London

View of “Imre Bak,” 2016. From left: Orange, 1969; Reflection III, 1974. Photo: Plastiques Photography.

View of “Imre Bak,” 2016. From left: Orange, 1969; Reflection III, 1974. Photo: Plastiques Photography.

Imre Bak

Carl Kostyál | London

View of “Imre Bak,” 2016. From left: Orange, 1969; Reflection III, 1974. Photo: Plastiques Photography.

The now-septuagenarian Hungarian painter Imre Bak describes 1968 as a pivotal moment. A visit to Documenta 4 showed him the radical changes taking place across the Atlantic. That, together with trips to London’s Tate in the previous years and his work with a German gallery that exhibited American art, opened the young artist’s eyes to innovations in abstraction—particularly what he called “the emerging American art scene, when the abstract versions of Pop Art appeared, such as Hard-Edge and Color Field Painting (Frank Stella, Ellsworth Kelly).” Offering a concise picture of the intellectual journey that Bak has since taken, via eight works ranging in date from 1968 through 2005, this exhibition, curated by the British artist Peter Peri, was Bak’s first in the UK.

The show also gave a glimpse of the shifting intellectual currents in abstract painting across the decades. Despite moving from absolute abstraction to Conceptualism and structuralist shaped paintings, followed by a postmodern turn, Bak stayed true to the language of flat geometry. While Stella, for instance, has remained resolutely nonrepresentational, the Hungarian’s brand of abstraction retains a hint of representation. One of the earliest paintings in the exhibition, Orange, 1969, shows two orange squares on each side either pressing into or being pressed out by a series of central white frames emanating from the center. With their heavy, black, Lichtensteinesque outlines, these white brackets or cornices cradle the orange forms. Is the image a side view or a plan view? Perhaps it could be a schematic depiction of a robot or insect head with bright orange eyes? As in the work of Nicholas Krushenick, a certain representational ambiguity—despite an apparent graphic clarity—runs through Bak’s oeuvre.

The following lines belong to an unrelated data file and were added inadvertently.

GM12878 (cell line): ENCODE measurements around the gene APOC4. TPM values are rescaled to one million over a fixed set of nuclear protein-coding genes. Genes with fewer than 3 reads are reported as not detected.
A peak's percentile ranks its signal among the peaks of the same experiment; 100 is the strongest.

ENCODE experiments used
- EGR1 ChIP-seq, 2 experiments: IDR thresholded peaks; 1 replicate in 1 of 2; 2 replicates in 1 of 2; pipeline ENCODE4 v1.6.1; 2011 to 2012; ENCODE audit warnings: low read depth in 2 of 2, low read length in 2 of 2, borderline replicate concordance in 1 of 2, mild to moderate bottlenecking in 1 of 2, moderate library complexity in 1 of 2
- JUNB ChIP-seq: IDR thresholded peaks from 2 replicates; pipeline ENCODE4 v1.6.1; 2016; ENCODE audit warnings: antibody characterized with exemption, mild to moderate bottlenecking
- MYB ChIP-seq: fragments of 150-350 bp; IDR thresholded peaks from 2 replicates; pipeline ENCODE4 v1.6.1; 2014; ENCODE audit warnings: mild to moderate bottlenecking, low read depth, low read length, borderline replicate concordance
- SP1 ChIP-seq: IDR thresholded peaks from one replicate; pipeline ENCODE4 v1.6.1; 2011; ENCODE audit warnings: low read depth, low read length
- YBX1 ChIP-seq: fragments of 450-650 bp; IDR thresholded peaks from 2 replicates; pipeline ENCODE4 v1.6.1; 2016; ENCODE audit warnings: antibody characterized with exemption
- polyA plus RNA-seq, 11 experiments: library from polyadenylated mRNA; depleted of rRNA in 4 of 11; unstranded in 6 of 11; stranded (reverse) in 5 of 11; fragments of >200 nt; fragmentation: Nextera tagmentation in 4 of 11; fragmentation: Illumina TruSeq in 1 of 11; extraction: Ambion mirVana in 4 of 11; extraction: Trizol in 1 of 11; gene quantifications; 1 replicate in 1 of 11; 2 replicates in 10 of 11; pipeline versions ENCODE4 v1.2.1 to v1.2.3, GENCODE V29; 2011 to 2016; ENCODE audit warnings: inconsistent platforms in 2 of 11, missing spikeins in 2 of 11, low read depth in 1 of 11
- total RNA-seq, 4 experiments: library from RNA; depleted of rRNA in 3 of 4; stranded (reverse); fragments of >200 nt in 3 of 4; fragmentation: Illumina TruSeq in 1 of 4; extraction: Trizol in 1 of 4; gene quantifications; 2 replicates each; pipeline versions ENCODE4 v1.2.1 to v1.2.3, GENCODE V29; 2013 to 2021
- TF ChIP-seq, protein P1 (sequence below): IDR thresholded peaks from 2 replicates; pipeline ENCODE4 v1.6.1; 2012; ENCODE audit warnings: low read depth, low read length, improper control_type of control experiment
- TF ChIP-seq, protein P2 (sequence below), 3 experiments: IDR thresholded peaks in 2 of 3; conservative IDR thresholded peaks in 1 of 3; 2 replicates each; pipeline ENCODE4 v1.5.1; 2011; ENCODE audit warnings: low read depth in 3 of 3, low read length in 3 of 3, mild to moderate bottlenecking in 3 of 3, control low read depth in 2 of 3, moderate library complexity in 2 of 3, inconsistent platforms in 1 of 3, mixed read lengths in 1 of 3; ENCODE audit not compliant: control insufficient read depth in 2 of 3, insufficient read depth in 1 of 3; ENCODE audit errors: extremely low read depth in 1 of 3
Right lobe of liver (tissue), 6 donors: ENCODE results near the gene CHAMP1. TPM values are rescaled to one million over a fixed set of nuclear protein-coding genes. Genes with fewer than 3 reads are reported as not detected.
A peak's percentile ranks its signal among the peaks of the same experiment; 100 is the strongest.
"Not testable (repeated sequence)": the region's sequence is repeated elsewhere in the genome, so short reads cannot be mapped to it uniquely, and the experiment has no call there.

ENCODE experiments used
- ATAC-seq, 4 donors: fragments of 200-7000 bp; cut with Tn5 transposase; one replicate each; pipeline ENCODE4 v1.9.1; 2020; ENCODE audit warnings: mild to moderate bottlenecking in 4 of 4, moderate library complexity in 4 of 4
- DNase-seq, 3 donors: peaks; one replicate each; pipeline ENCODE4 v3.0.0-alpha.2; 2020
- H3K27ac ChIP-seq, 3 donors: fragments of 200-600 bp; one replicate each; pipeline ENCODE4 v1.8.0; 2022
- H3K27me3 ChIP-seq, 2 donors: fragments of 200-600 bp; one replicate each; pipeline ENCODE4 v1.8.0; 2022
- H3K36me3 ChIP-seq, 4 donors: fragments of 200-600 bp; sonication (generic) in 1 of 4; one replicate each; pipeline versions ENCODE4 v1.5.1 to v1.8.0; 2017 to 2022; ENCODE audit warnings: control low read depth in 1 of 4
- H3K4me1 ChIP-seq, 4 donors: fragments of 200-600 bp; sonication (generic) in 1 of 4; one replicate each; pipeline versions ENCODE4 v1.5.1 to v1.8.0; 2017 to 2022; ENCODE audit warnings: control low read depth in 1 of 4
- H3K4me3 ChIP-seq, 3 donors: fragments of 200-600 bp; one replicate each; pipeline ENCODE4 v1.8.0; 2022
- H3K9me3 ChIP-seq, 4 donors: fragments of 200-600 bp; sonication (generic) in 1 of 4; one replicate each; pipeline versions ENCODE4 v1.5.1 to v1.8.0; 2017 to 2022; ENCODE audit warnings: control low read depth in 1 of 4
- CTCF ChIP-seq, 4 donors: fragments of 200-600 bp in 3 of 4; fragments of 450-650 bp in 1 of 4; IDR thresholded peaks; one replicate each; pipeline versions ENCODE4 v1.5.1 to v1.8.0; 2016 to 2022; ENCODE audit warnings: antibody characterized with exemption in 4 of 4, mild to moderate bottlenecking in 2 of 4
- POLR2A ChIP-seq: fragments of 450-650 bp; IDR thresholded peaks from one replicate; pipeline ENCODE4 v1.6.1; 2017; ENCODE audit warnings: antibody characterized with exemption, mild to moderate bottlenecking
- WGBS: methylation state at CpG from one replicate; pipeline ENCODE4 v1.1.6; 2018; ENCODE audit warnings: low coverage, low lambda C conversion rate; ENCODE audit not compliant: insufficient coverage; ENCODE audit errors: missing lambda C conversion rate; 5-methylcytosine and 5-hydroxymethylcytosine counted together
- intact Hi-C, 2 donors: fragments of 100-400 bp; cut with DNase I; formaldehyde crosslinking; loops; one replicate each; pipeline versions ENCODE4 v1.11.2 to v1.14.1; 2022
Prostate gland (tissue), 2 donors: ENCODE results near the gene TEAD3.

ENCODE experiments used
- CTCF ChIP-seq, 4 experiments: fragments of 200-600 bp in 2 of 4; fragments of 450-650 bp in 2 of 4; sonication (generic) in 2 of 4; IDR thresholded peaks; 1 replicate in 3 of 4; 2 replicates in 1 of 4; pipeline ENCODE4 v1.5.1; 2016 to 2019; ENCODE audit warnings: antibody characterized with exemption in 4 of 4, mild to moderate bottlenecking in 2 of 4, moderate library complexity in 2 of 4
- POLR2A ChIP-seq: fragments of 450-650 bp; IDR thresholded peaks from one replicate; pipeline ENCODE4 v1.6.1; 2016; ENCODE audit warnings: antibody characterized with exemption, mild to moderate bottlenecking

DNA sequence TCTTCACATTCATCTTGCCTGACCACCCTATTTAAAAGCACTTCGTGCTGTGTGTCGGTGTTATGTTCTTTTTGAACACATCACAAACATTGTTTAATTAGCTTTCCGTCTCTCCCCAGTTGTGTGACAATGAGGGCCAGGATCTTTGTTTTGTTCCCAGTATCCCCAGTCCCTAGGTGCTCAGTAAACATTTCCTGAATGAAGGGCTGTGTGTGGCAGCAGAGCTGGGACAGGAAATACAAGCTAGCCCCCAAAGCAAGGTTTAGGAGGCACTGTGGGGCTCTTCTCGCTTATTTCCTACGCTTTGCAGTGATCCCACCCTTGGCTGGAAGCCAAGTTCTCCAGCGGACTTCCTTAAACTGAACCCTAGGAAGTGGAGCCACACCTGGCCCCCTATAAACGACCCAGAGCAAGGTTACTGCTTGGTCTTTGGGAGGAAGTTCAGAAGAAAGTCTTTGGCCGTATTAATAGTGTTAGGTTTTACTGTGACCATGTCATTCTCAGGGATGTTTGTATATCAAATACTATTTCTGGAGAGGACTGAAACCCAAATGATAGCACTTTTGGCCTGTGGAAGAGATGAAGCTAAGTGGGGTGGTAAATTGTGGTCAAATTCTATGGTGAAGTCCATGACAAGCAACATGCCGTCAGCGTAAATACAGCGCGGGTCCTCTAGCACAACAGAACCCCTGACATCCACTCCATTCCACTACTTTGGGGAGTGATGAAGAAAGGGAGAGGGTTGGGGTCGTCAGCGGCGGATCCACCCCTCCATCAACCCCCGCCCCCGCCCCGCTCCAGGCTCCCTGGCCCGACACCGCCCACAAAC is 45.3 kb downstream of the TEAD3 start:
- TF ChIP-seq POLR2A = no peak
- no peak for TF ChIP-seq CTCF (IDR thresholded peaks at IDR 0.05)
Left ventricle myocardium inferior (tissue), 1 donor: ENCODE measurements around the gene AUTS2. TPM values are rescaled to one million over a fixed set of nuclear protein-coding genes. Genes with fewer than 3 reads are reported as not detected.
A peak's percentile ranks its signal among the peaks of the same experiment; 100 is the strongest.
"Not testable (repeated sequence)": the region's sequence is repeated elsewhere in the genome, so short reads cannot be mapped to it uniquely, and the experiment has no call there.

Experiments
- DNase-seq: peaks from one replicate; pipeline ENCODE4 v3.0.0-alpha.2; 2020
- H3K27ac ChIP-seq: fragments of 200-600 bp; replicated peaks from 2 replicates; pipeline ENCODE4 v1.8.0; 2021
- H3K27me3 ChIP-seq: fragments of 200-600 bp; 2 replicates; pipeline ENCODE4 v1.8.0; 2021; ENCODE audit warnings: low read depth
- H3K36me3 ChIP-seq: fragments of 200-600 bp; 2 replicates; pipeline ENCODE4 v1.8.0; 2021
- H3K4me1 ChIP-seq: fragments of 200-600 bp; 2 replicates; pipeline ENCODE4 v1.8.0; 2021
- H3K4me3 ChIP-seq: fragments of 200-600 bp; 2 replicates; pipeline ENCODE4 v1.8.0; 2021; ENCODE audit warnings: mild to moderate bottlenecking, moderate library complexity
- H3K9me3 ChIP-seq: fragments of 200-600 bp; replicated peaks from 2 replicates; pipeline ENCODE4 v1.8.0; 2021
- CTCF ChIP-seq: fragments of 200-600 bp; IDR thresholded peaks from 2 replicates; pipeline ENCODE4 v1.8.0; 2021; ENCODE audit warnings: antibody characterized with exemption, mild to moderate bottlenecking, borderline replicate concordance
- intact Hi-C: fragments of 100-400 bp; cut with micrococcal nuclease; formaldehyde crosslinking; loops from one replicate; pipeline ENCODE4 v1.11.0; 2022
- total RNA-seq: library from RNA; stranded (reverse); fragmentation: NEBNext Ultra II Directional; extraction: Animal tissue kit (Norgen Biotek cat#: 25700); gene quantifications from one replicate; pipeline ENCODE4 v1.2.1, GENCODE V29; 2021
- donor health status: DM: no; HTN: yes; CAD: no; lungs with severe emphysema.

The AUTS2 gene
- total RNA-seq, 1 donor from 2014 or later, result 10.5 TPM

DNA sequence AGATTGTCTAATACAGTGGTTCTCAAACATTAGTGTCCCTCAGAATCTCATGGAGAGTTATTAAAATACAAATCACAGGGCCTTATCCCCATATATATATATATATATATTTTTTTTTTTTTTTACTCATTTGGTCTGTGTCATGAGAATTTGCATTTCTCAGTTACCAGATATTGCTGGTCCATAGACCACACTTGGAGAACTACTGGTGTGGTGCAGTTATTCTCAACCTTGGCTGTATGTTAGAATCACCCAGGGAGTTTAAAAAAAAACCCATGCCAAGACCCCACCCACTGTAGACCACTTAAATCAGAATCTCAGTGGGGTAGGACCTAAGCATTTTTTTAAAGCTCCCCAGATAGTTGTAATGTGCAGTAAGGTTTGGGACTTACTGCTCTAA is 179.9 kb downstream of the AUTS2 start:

Pattern and schematic representation play out in Bak’s next group of paintings through evocations of landscape and reflection. For instance, Reflection III, 1974, could depict a moonrise between two white mountain peaks. The bottom of the image symmetrically reflects the top, with the only difference being the color of two half circles. However, the painting is also divided by a central cross into four quadrants of triangles and orb shapes, with each a mirror reflection of its opposite. Here, positive representational forms flip-flop into abstract negative spaces and back again, as mountains turn into voids and moons into arrowheads. The result is a kaleidoscopic multiplication of image fragments that puts the structural nature of representation and abstraction into play.

Where Bak’s earlier works play with a centralized configuration and bold optical designs that often result in an iconic singularity, the later paintings, with their softer palette, hint at narrative by focusing on the relations between elements. For example, Ausgezeichnet (Excellent) and Epizode, both 2005, comprise three or four rectangular shapes overlapped by a final hovering rectilinear frame. Similar forms, often with a diagrammatic or hierarchical quality, appear in both canvases but in different configurations, like developing characters. Yet, as simple geometric shapes, they remain abstract and ambiguous.

Writing in 2002 about “the infinite in painting,” Bak remarked that his emphasis had been on the existential dimension of art because he felt that it had been neglected in recent times. This small sample of Bak’s oeuvre offered a sense of intellectual restlessness, a constant need to either reinvent the language of geometric abstraction or use it to explore different subjects. Perhaps this restlessness reflects the existential trait of anxiety, which one rarely expects to encounter in hard-edge abstraction. In any case, just as the recent belated discovery of Carmen Herrera gave us an unexpected lesson in how to keep painting fresh while out of the limelight, catching up with Bak offered a similar opportunity.

Sherman Sam